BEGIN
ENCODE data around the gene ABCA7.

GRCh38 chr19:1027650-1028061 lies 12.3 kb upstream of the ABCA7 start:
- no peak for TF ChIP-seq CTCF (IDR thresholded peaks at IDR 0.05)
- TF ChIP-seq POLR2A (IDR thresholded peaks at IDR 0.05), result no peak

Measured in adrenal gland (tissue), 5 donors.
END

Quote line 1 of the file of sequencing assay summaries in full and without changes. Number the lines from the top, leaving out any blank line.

ENCODE data around the gene ABCA7.